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ATLANTA (Reuters) - Recovery from the economic crisis is "largely done," and officials should now turn to addressing longer-term issues like how to boost productivity, Atlanta Federal Reserve bank president Dennis Lockhart said on Monday.
Lockhart said he felt the economy was entering a "transitional" phase, largely healed from the crisis but in need of fresh policies that could encourage investment, improve productivity, and counter the demographic drag of an aging population.
It will fall to the incoming administration of Donald Trump and the Republican Congress to take up the issue, following years in which the central bank has been the main player in steadying the economy, Lockhart said in one of his last speeches before his retirement at the end of February.
"How is our economy positioned for the future? This is the key question. The economy today is well positioned for moderate growth and steadily improving conditions," Lockhart said. "It’s less certain that the economy is positioned for a breakout to markedly higher growth on a sustained basis."
The types of regulatory, tax or other changes that may be needed, he said, are "more the domain of Congress, the administration, and the private sector..It’s time for the Fed and monetary policy to shift to more of a support role."
Any fiscal plans made by the new government should be carefully targeted to boost productivity, not just to pump stimulus into an economy near full employment.
"Fiscal stimulus when...the economy is in recession is one thing. Fiscal stimulus at a time of full employment is another thing," Lockhart said. "It simply suggests that the fiscal side will have to be very discerning."
Lockhart joins a growing list of Fed officials who have begun subtly suggesting that it is not the time for a massive new spending program, and that any push to invest in infrastructure be targeted and carefully designed.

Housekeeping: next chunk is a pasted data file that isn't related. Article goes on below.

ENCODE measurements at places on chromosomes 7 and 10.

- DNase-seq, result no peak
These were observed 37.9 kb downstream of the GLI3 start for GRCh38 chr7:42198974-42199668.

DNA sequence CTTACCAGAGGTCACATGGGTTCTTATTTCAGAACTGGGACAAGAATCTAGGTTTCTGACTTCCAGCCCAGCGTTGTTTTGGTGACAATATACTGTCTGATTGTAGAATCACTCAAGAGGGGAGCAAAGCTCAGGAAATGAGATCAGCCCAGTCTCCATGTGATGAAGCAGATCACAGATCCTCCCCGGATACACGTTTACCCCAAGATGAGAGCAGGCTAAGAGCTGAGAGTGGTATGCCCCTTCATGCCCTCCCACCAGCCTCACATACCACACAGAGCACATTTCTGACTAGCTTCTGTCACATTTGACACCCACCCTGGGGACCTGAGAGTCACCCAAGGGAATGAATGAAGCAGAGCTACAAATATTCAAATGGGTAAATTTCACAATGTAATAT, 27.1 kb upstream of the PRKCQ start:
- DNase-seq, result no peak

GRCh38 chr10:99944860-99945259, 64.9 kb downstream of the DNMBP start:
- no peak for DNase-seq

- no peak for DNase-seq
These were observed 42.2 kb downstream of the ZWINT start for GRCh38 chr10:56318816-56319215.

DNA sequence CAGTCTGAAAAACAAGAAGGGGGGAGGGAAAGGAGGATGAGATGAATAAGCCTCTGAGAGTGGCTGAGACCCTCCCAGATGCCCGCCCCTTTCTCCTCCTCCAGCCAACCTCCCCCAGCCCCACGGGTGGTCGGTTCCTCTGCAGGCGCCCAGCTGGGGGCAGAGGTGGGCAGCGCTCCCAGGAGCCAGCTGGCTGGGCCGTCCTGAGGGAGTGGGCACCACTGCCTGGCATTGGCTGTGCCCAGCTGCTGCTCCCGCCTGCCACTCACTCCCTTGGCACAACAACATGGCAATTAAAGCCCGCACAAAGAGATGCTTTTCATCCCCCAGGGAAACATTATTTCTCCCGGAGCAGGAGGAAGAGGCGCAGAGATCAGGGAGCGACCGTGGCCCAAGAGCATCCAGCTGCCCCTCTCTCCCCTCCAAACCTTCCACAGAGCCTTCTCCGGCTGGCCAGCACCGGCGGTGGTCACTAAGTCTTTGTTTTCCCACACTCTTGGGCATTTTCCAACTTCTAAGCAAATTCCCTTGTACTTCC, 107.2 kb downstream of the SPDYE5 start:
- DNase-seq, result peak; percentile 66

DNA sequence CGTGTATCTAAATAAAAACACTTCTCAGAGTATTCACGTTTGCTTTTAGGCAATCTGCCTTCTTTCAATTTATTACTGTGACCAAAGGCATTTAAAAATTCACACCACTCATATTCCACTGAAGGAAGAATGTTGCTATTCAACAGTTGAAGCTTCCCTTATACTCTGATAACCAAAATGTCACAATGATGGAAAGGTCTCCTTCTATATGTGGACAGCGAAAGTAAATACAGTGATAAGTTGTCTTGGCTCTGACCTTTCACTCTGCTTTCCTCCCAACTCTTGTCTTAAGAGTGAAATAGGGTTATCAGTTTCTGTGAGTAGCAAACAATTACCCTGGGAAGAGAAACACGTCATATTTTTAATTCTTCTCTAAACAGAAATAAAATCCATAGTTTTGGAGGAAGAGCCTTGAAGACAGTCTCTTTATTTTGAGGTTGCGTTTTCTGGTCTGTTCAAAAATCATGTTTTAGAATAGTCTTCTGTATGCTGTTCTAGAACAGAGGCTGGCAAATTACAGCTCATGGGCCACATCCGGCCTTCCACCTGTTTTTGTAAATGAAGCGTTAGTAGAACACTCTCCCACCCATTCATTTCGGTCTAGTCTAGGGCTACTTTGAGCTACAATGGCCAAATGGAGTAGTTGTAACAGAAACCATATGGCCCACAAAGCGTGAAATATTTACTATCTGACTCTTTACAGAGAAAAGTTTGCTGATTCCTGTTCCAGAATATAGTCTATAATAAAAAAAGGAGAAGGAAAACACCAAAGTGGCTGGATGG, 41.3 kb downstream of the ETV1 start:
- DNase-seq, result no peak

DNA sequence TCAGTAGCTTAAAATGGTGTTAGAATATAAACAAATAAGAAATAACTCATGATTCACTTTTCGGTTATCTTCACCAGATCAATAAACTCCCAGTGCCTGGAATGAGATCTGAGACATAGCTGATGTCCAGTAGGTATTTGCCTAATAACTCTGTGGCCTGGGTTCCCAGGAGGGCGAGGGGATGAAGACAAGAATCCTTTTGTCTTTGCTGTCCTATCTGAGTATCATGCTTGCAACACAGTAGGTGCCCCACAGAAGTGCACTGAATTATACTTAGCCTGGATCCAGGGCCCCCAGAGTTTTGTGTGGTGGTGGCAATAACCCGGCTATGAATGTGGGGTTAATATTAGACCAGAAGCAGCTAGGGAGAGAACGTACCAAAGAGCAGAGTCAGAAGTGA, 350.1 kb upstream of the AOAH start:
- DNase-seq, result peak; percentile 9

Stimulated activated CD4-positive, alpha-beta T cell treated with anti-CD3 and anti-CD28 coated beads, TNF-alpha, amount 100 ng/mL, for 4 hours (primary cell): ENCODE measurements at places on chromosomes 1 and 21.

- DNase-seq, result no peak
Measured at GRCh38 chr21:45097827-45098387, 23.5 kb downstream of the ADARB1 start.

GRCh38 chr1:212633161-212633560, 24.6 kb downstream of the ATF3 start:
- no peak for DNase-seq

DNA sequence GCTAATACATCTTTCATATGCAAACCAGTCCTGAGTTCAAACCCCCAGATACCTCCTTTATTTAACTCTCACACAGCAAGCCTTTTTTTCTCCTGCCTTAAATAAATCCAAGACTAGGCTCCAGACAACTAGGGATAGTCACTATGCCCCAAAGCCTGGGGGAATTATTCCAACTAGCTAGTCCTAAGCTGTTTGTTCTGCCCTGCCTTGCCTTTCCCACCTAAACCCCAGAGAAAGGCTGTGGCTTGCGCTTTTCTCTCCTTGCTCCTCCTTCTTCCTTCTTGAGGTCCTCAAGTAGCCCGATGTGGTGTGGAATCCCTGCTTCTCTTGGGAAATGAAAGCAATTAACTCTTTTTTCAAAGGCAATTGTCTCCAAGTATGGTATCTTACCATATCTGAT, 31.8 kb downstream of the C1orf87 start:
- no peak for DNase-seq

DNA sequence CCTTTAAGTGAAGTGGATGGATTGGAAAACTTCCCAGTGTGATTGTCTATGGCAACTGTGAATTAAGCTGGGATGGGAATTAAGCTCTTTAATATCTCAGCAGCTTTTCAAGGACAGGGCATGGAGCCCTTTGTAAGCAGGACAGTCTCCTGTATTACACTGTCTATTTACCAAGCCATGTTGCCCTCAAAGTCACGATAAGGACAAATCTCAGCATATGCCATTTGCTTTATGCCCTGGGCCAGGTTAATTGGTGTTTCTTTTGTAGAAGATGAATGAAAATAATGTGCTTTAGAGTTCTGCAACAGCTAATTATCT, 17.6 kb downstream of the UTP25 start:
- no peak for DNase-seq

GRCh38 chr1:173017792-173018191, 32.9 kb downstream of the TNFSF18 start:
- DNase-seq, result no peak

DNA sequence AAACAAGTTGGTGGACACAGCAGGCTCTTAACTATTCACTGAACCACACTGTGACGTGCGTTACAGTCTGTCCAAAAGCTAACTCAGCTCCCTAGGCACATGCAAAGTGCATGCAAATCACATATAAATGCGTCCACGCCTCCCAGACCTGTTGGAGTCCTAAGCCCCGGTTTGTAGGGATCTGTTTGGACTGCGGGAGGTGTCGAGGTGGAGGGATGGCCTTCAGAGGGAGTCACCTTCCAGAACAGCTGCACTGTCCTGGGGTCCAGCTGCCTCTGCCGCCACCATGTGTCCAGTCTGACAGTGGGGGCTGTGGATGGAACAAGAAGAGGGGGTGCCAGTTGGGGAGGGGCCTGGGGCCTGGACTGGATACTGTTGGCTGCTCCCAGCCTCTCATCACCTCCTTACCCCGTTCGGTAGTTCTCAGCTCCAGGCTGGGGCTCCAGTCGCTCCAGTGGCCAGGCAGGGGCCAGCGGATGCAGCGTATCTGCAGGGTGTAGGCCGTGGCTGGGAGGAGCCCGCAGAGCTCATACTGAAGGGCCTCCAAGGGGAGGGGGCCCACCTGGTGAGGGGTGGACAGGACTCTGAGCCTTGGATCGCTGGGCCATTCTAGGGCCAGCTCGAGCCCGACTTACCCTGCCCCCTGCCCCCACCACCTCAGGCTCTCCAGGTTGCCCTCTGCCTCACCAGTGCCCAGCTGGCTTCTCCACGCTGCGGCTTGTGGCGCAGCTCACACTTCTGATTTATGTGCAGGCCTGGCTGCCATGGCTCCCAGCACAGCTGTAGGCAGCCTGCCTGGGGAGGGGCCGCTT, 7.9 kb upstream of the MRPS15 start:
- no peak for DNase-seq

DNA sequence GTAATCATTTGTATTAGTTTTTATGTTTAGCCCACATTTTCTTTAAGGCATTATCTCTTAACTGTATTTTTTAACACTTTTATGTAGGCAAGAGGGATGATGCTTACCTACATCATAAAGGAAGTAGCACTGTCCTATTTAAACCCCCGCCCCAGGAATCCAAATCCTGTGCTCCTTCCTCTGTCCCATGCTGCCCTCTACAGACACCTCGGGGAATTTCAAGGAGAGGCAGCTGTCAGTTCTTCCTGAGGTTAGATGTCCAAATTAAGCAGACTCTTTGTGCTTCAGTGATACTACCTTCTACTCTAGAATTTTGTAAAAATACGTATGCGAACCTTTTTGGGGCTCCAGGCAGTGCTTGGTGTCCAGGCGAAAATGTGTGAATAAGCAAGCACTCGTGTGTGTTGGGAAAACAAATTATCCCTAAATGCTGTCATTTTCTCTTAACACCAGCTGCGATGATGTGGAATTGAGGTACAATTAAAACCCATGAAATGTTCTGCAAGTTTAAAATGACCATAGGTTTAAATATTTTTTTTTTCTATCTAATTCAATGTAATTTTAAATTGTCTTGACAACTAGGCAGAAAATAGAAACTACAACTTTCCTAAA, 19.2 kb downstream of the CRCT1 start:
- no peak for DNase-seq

The economy is near full employment, inflation is close to the Fed's two percent goal, and the United States appears locked in for steady growth of around 2 percent annually, said Lockhart, who is due to retire next month.
One risk is that inflation takes off and forces the Fed into a faster pace of rate increases, perhaps triggering a recession. Some Fed officials are already making the case for faster increases, but Lockhart said he still felt the Fed may only need to raise rates twice this year.
"The job of cyclical recovery is largely done. The Federal Reserve is quite close to achieving its mandated policy objectives of full employment and stable prices," Lockhart said in an economic policy address at the Rotary Club of Atlanta.
At its most recent meeting in December, the Fed raised rates and indicated the tempo of increases may accelerate following the election of Trump on promises of a major spending push and tax reform.
Lockhart said he felt it was too early to make any judgment about how the new administration may change the path of the economy, though a possible fiscal expansion has made it more likely the economy will grow faster than expected.
Reporting by Howard Schneider; Editing by Andrea Ricci and Chizu Nomiyama